IBS vs colon cancer

IBS vs colon cancer

It’s easy to get Irritable Bowel Syndrome (IBS) confused with many other gastrointestinal disorders, including colon cancer because they can present with similar symptoms. Despite similar symptoms, IBS does not put a person at higher risk of developing colon cancer but there are some additional warning signs of colon cancer to look out for. Knowing the difference between the symptoms of IBS and colon cancer is important so you can get treated as early as possible and save yourself a lot of worries.

What is IBS?

IBS is a chronic condition that affects the functioning of your bowels. The condition affects the large intestine, also known as the colon. According to The American College of Gastroenterology, IBS affects 10-15% of the U.S. population. It is a difficult condition to manage but effective treatment options are available alongside lifestyle changes.

Symptoms of IBS

  • Abdominal pain that is reoccurring
  • Changes in bowel movement e.g. constipation or diarrhea
  • Incomplete bowel movements
  • Bloating
  • Cramping
  • Mucus in stools

Diagnosis

To aid diagnosis of IBS, your doctor will first discuss your medical history with you including:

  • Current medications taken
  • Recent infections
  • Recent stressful events
  • Any diet and foods triggers you can identify

Family history is also important including a history of:

  • Celiac disease
  • Colon cancer
  • Inflammatory bowel disease (IBD)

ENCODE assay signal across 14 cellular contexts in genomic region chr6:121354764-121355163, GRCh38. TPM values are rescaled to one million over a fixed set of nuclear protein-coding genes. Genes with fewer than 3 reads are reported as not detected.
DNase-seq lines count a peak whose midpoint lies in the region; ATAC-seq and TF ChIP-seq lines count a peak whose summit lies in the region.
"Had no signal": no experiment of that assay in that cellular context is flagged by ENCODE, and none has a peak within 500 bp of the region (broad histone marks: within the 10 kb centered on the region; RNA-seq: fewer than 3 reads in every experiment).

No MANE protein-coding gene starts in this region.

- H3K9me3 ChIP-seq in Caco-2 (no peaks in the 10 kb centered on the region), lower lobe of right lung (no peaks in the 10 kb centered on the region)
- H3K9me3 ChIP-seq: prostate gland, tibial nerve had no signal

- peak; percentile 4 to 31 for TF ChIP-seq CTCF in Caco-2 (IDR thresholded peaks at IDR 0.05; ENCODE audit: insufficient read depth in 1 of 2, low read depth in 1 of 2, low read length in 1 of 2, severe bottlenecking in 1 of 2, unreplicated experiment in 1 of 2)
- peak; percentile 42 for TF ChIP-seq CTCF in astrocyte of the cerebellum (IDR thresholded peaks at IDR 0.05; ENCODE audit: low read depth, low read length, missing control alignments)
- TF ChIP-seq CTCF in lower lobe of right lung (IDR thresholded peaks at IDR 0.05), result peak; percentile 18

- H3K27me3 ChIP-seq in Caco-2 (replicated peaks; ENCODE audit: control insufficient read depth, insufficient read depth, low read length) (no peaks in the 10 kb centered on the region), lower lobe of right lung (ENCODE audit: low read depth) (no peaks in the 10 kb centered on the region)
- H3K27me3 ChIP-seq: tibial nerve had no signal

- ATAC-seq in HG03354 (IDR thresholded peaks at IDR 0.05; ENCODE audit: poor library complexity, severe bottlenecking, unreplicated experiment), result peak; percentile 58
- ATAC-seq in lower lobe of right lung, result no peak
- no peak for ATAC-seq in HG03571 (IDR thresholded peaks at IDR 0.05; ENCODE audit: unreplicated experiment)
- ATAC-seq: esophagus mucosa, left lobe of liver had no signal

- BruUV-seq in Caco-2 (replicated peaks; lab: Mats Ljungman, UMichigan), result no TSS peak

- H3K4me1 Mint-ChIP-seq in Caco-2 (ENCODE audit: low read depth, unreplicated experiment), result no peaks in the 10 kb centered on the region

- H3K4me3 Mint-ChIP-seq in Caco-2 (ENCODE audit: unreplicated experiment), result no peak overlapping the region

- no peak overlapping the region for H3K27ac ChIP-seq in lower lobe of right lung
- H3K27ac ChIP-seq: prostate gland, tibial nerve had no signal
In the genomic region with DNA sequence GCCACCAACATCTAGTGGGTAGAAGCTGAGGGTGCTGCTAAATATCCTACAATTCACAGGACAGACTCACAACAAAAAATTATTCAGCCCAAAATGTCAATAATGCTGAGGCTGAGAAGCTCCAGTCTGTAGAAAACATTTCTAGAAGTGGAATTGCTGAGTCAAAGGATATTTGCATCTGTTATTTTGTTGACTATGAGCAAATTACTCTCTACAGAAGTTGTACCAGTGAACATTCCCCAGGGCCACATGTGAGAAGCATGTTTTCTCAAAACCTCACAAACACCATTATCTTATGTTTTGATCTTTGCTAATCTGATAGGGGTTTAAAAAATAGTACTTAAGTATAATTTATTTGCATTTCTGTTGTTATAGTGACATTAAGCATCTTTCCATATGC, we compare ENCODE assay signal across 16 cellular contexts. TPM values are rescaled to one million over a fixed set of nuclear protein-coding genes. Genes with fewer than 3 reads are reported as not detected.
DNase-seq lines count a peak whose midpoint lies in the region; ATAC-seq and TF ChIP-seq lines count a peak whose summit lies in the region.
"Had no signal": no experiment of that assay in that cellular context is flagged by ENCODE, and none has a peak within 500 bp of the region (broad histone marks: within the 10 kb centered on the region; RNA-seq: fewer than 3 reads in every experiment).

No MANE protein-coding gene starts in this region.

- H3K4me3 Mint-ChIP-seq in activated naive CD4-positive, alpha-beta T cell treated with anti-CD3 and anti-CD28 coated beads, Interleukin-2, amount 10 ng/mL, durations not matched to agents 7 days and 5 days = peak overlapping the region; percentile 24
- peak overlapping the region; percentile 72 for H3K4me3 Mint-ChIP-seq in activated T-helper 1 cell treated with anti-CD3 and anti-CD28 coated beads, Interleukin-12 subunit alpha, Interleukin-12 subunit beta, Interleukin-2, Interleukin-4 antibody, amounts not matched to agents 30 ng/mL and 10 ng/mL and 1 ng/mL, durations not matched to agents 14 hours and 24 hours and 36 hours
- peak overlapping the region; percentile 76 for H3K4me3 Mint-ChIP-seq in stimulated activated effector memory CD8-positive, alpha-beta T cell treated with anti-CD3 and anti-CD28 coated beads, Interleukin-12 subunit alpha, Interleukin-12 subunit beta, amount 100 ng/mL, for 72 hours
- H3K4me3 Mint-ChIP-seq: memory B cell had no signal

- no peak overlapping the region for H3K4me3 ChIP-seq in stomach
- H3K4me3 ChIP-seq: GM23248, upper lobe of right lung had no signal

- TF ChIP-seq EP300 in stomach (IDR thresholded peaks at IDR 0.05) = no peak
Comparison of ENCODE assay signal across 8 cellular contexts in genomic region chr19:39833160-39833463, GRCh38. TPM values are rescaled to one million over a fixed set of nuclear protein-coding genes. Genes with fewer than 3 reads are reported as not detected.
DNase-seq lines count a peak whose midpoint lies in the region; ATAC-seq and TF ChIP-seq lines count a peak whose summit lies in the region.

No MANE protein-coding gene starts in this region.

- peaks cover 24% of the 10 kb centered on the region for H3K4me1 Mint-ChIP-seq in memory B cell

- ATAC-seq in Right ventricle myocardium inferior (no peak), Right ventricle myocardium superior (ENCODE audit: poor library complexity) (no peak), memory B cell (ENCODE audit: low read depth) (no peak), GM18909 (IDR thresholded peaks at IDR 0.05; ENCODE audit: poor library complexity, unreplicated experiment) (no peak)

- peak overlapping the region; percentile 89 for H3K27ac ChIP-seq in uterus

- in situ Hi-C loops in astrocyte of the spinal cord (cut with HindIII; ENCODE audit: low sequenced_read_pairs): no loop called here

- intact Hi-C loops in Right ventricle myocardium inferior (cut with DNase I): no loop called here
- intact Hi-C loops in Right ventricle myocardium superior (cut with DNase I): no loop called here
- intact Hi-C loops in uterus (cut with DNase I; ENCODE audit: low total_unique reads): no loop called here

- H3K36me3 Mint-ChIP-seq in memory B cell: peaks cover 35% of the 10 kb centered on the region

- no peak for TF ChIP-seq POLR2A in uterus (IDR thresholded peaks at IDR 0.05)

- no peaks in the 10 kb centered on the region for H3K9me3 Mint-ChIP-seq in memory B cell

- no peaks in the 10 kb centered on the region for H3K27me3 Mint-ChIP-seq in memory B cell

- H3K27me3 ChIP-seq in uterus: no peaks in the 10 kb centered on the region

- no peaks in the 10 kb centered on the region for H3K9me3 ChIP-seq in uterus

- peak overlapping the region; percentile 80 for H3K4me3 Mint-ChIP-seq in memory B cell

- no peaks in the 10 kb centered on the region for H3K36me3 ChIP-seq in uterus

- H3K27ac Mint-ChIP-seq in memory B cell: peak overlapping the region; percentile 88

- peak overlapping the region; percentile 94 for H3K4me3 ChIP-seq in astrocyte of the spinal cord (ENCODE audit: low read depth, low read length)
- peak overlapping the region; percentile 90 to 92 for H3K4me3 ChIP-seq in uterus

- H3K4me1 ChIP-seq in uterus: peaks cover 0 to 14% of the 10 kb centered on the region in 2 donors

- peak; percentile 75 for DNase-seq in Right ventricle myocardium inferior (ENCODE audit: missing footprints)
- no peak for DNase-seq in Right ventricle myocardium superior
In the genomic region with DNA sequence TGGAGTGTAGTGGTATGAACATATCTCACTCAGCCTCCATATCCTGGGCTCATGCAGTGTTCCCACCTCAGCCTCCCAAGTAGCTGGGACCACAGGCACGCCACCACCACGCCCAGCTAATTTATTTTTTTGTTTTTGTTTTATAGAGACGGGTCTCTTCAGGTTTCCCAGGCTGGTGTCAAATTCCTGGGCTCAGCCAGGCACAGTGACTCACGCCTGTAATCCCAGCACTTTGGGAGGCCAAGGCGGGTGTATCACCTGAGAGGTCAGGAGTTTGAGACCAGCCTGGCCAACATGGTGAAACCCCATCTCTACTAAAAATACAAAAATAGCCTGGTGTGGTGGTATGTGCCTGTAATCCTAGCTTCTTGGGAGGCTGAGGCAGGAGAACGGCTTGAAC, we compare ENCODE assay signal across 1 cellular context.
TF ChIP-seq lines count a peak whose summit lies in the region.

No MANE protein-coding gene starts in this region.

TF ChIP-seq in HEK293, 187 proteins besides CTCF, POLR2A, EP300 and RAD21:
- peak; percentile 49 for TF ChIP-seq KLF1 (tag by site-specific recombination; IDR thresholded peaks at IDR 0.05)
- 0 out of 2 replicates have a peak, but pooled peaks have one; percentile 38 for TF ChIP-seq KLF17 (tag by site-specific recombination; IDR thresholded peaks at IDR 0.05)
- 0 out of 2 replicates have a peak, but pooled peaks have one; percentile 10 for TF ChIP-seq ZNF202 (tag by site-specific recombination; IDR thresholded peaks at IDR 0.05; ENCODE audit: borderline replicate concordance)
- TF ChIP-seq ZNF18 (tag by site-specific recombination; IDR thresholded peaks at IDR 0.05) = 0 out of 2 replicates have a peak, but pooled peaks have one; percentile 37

Your healthcare provider will look for a certain pattern in your symptoms over time to diagnose IBS. You should contact your healthcare provider right away if your symptoms get worse or if you have new symptoms.

Treatment options

The American College of Gastroenterology guidelines consider the following treatments as appropriate for IBS:

  • Exercise, diet, and dietary changes
  • Soluble fiber in the diet
  • Interventions that modify the microbiota: prebiotics, synbiotics, probiotics, and antibiotics
  • Antispasmodics and peppermint oil
  • Antidepressants
  • Psychological interventions
  • Pro-secretory agents: linaclotide (Linzess), plecanatide (Trulance), and lubiprostone (Amitiza)
  • Eluxadoline (Viberzi)
  • Alosetron (Lotronex)
  • Rifaximin (Xifaxan)
  • Loperamide
  • Serotonergic agents
  • Polyethylene glycol (Plenvu)
  • 5-aminosalicylates

What is colon cancer?

Colon cancer or colorectal cancer is the third leading cause of cancer-related deaths in men and women according to The American Cancer Society. Colorectal cancer develops when you have growths in your colon or rectum. The terms colon cancer or rectal cancer can be used depending on where the cancer starts.

Symptoms of colon cancer

Some of the most common symptoms of colorectal cancer include:

  • Change in bowel habits
  • Diarrhea
  • Constipation
  • Incomplete bowel movement
  • Rectal bleeding with bright red blood
  • Blood in the stool making it look black
  • Cramping
  • Abdominal pain
  • Weakness and fatigue
  • Unexplained weight loss

Diagnosis

Some of the screening tests for colon cancer include:

  • Colonoscopy or sigmoidoscopy – detects polyps, to prevent them from developing into cancer cells